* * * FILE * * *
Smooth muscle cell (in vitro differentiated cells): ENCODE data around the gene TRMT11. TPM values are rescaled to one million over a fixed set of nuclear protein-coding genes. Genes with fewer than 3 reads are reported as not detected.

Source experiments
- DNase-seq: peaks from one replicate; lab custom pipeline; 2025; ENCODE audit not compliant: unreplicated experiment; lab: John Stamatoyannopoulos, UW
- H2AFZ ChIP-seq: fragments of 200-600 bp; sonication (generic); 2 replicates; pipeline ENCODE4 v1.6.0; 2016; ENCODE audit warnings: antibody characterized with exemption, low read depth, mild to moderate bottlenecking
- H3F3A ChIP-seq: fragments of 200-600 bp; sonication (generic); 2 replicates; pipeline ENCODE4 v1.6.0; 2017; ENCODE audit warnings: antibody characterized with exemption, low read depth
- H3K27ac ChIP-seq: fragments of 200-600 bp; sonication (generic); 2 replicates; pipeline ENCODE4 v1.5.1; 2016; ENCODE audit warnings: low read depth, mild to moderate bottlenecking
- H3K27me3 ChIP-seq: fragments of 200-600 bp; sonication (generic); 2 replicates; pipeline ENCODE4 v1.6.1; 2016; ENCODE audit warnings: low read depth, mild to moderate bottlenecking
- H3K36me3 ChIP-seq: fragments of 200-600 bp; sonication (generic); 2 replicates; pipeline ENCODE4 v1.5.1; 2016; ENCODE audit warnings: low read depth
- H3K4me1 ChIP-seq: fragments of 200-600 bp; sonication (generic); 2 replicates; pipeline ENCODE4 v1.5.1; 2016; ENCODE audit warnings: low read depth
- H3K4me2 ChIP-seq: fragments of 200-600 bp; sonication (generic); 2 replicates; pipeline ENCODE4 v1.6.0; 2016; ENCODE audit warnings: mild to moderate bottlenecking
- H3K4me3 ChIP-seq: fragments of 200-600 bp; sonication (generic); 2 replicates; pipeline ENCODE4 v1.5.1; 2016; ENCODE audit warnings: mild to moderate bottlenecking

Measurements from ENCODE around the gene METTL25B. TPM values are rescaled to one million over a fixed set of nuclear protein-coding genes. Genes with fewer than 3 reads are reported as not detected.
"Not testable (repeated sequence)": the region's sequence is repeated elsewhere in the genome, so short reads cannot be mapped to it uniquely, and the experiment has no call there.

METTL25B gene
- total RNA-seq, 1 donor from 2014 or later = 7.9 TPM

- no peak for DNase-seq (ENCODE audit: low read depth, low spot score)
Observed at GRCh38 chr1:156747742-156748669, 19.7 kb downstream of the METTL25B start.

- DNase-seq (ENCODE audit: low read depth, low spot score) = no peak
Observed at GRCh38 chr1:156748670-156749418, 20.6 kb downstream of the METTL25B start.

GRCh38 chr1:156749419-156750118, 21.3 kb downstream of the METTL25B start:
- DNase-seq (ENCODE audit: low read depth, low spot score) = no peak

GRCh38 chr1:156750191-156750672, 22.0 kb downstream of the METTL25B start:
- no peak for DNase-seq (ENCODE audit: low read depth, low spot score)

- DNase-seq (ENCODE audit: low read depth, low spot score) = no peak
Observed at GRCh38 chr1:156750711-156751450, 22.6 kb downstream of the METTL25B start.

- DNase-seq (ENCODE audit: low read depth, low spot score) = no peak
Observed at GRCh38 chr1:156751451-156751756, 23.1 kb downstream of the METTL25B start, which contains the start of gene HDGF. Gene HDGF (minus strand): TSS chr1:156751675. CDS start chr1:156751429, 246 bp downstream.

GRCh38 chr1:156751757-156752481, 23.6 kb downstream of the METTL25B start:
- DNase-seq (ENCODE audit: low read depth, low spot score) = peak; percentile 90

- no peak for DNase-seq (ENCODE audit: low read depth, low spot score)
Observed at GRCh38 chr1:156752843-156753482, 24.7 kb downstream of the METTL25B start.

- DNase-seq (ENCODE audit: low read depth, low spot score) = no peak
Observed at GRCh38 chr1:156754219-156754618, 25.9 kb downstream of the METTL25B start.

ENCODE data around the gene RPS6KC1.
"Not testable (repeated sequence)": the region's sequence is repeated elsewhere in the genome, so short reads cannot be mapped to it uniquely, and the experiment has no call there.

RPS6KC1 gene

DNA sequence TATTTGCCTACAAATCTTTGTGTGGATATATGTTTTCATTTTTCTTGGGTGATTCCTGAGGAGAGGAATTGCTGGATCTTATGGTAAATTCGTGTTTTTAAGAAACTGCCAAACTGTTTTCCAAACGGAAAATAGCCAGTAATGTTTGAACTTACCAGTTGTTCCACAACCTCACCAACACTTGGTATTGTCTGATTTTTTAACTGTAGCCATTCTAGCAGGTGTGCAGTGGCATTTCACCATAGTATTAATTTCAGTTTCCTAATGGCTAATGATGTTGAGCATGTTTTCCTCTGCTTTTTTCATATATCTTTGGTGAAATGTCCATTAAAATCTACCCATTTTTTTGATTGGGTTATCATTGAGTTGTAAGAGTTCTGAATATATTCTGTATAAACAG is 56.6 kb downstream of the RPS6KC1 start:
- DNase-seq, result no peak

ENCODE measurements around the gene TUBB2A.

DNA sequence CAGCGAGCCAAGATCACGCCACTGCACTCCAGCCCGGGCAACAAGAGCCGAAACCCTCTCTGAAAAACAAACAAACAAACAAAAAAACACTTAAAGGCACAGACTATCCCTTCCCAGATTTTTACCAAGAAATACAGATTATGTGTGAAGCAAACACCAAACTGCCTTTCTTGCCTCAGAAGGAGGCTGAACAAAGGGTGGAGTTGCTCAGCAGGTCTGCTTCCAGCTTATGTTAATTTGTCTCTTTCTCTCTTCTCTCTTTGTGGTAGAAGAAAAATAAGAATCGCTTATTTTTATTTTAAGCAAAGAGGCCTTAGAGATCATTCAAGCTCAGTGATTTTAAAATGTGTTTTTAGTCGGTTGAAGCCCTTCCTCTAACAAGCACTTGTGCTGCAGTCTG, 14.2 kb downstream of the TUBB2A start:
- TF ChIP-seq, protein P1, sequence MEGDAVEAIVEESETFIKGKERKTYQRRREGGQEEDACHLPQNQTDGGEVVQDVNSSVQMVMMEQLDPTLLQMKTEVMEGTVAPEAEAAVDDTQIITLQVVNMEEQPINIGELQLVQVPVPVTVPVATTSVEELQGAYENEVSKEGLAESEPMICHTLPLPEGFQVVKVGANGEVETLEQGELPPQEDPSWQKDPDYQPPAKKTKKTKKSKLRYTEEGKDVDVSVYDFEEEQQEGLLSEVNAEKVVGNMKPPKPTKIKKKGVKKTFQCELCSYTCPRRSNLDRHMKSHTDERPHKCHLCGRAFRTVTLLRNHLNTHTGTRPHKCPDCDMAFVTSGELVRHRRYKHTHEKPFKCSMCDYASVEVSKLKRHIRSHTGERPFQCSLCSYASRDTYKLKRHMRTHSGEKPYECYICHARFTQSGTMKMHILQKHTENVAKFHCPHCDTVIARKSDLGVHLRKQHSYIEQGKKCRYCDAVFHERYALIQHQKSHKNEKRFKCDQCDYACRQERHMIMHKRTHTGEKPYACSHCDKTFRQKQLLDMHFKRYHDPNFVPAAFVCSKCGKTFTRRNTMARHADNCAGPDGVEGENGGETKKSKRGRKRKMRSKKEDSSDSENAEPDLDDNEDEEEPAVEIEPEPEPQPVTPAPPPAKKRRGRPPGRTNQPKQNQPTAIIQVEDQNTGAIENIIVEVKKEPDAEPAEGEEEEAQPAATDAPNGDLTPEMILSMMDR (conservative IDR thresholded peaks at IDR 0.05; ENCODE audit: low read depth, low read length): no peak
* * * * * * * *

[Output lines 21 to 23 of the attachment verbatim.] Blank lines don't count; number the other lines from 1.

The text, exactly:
- DNase-seq (ENCODE audit: low read depth, low spot score) = no peak

GRCh38 chr1:156750191-156750672, 22.0 kb downstream of the METTL25B start:
- no peak for DNase-seq (ENCODE audit: low read depth, low spot score)